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Debt Sustainability in Historical Perspective: The Role of Fiscal Repression

  • Mauricio Drelichman
  • Hans-Joachim Voth

This article examines the debt history of two contenders for European hegemony: 16th-century Spain and 18th-century Britain. We analyze their fiscal behavior using measures of overborrowing and fiscal policy functions. Our results suggest that stringency was not key for Britain's success in avoiding default. Instead, fiscal repression allowed the United Kingdom to borrow at below-market rates, thereby outspending its continental rivals. (JEL: E4, F41, N23) (c) 2008 by the European Economic Association.

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Article provided by MIT Press in its journal Journal of the European Economic Association.

Volume (Year): 6 (2008)
Issue (Month): 2-3 (04-05)
Pages: 657-667

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Handle: RePEc:tpr:jeurec:v:6:y:2008:i:2-3:p:657-667
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  1. Bordo, Michael D. & White, Eugene N., 1991. "A Tale of Two Currencies: British and French Finance During the Napoleonic Wars," The Journal of Economic History, Cambridge University Press, vol. 51(02), pages 303-316, June.
  2. Carmen M. Reinhart & Kenneth S. Rogoff & Miguel A. Savastano, 2003. "Debt Intolerance," NBER Working Papers 9908, National Bureau of Economic Research, Inc.
    • Reinhart, Carmen & Rogoff, Kenneth & Savastano, Miguel, 2003. "Debt intolerance," MPRA Paper 13932, University Library of Munich, Germany.
  3. Joachim Voth & Peter Temin, 2005. "Interest rate restrictions in a natural experiment: loan allocation and the change in the usury laws in 1714," Economics Working Papers 858, Department of Economics and Business, Universitat Pompeu Fabra.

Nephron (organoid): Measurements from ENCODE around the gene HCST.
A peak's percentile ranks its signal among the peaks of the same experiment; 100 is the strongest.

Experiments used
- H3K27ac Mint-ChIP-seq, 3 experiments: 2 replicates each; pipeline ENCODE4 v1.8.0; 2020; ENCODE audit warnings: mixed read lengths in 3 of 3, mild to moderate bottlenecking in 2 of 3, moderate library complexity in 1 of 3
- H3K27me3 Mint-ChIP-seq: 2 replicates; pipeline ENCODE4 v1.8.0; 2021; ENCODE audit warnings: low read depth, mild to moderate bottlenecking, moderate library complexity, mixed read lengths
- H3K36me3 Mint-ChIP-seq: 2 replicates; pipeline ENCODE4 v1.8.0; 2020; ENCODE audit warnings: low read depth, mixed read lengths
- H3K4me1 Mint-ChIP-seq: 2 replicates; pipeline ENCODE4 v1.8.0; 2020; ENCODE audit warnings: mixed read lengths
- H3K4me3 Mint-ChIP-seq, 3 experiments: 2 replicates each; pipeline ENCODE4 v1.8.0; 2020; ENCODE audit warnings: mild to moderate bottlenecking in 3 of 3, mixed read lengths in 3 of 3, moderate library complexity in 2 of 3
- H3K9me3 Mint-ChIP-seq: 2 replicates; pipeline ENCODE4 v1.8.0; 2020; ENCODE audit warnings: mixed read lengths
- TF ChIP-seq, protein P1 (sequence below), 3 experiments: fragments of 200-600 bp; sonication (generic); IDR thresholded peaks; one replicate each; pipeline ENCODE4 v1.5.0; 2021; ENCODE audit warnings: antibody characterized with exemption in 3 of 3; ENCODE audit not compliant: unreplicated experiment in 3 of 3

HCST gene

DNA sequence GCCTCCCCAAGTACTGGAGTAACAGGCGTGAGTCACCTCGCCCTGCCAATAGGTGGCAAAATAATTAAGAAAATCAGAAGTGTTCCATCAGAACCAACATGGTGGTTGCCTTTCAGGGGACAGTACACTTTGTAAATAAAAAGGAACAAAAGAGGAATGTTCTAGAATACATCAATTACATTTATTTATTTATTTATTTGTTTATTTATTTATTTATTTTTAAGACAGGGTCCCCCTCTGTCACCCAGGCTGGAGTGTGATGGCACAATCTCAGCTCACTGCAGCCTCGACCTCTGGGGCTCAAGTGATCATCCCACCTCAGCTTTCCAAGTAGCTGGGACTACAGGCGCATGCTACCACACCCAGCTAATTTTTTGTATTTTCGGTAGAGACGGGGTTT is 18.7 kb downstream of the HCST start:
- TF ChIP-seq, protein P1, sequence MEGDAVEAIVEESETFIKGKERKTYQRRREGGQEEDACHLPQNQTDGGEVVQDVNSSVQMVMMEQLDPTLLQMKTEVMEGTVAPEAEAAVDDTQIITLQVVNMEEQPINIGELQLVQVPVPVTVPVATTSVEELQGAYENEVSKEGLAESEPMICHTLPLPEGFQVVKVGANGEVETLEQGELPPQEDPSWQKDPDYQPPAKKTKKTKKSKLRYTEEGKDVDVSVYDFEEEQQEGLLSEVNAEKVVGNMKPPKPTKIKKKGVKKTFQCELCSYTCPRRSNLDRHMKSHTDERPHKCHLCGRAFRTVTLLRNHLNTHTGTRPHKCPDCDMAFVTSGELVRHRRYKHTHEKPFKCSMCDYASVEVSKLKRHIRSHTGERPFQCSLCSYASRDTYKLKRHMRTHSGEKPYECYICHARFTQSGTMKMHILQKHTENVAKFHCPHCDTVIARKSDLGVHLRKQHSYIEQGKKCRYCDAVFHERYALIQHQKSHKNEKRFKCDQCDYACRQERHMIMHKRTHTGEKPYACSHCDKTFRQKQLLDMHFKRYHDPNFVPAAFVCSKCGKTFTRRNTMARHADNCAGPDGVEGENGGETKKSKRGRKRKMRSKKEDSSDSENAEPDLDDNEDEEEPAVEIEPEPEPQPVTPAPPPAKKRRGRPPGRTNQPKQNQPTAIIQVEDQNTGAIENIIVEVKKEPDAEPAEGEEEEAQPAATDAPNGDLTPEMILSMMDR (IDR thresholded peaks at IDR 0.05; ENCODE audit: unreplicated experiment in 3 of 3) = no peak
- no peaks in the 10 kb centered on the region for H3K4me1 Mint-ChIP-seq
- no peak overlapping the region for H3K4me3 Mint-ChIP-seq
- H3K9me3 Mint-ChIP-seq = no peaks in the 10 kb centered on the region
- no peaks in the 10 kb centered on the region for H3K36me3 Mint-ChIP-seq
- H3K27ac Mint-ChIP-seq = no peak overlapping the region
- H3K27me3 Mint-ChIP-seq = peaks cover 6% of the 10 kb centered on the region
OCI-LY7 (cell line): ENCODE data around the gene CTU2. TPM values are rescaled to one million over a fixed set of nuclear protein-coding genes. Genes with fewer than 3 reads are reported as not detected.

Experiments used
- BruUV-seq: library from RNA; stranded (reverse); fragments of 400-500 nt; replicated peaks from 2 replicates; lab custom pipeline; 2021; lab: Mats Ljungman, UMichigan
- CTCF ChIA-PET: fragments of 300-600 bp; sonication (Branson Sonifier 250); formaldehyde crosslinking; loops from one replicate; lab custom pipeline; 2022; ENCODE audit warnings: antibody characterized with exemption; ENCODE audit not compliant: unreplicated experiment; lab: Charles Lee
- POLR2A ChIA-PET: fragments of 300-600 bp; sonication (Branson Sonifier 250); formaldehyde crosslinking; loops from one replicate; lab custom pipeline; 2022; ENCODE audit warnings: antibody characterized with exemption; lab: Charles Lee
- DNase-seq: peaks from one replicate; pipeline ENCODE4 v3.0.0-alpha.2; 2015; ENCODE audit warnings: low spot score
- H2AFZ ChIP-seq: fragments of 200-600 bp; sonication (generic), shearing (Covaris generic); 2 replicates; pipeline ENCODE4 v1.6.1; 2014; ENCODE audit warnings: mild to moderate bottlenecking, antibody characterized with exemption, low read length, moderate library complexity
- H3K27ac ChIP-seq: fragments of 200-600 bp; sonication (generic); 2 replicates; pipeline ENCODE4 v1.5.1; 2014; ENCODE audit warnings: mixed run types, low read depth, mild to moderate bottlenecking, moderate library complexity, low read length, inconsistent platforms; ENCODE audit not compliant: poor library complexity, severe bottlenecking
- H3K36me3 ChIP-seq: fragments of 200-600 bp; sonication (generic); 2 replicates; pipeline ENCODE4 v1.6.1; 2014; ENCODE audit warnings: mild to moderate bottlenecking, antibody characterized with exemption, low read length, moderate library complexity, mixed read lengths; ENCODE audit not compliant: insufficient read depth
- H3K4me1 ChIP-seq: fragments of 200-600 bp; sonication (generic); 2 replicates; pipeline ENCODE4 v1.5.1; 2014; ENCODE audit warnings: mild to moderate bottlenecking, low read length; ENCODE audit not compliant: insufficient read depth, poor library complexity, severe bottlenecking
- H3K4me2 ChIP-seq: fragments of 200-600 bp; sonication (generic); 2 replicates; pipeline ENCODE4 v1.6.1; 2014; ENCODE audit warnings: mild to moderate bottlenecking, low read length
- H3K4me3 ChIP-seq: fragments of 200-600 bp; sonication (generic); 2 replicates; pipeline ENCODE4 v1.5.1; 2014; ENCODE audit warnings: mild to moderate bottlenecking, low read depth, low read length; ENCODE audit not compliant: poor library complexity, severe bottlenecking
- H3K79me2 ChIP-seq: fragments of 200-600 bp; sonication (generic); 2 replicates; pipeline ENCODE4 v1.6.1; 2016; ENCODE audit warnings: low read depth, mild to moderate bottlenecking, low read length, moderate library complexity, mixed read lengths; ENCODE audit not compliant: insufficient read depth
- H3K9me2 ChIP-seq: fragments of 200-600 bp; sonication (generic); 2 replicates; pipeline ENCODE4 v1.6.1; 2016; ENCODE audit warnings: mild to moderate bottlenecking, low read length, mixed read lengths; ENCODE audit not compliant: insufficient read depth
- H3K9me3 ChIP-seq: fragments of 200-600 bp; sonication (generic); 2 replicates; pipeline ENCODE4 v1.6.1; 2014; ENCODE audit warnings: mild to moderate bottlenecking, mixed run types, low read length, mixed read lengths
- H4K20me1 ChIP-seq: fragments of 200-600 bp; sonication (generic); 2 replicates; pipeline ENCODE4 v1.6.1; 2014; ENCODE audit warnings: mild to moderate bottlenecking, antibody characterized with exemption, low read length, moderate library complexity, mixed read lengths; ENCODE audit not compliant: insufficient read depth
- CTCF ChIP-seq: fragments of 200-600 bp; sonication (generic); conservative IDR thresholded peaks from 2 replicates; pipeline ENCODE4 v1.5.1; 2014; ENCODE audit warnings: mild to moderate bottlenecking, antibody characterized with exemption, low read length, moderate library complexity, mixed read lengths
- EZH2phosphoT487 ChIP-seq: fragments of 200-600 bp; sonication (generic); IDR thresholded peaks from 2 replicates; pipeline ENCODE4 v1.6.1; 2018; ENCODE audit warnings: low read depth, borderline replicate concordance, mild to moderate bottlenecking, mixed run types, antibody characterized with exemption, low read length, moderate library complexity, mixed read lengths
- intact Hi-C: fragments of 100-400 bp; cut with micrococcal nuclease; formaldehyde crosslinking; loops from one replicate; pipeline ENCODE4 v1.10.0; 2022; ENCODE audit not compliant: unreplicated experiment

4. Temin, Peter & Voth, Hans-Joachim, 2004. "Credit Rationing and Crowding-Out During the Industrial Revolution: Evidence from Hoare's Bank, 1702-1862," CEPR Discussion Papers 4453, C.E.P.R. Discussion Papers.
  5. Drelichman, Mauricio & Voth, Hans-Joachim, 2010. "The Sustainable Debts of Philip II: A Reconstruction of Castile's Fiscal Position, 1566–1596," The Journal of Economic History, Cambridge University Press, vol. 70(04), pages 813-842, December.
  6. Neal,Larry, 1994. "The Rise of Financial Capitalism," Cambridge Books, Cambridge University Press, number 9780521457385.
  7. Williamson, Jeffrey G., 1984. "Why Was British Growth So Slow During the Industrial Revolution?," The Journal of Economic History, Cambridge University Press, vol. 44(03), pages 687-712, September.
  8. Sussman, Nathan & Yafeh, Yishay, 2006. "Institutional Reforms, Financial Development and Sovereign Debt: Britain 1690 1790," The Journal of Economic History, Cambridge University Press, vol. 66(04), pages 906-935, December.
  9. Drelichman, Mauricio & Voth, Hans-Joachim, 2007. "The Sustainable Debts of Philip II: A Reconstruction of Spain's Fiscal Position, 1560-1598," CEPR Discussion Papers 6611, C.E.P.R. Discussion Papers.
  10. Robert J. Barro, 1986. "Government Spending, Interest Rates, Prices, and Budget Deficits in the United Kingdom, 1701-1918," NBER Working Papers 2005, National Bureau of Economic Research, Inc.
  11. Oya Celasun & Xavier Debrun & Jonathan D. Ostry, 2006. "Primary Surplus Behavior and Risks to Fiscal Sustainability in Emerging Market Countries: A "Fan-Chart" Approach," IMF Staff Papers, Palgrave Macmillan, vol. 53(3), pages 3.
  12. Michael D. Bordo & Eugene N. White, 1990. "British and French Finance During the Napoleonic Wars," NBER Working Papers 3517, National Bureau of Economic Research, Inc.
  13. Henning Bohn, 1998. "The Behavior Of U.S. Public Debt And Deficits," The Quarterly Journal of Economics, MIT Press, vol. 113(3), pages 949-963, August.
  14. Wyplosz, Charles, 1999. "Financial Restraints and Liberalization in Postwar Europe," CEPR Discussion Papers 2253, C.E.P.R. Discussion Papers.
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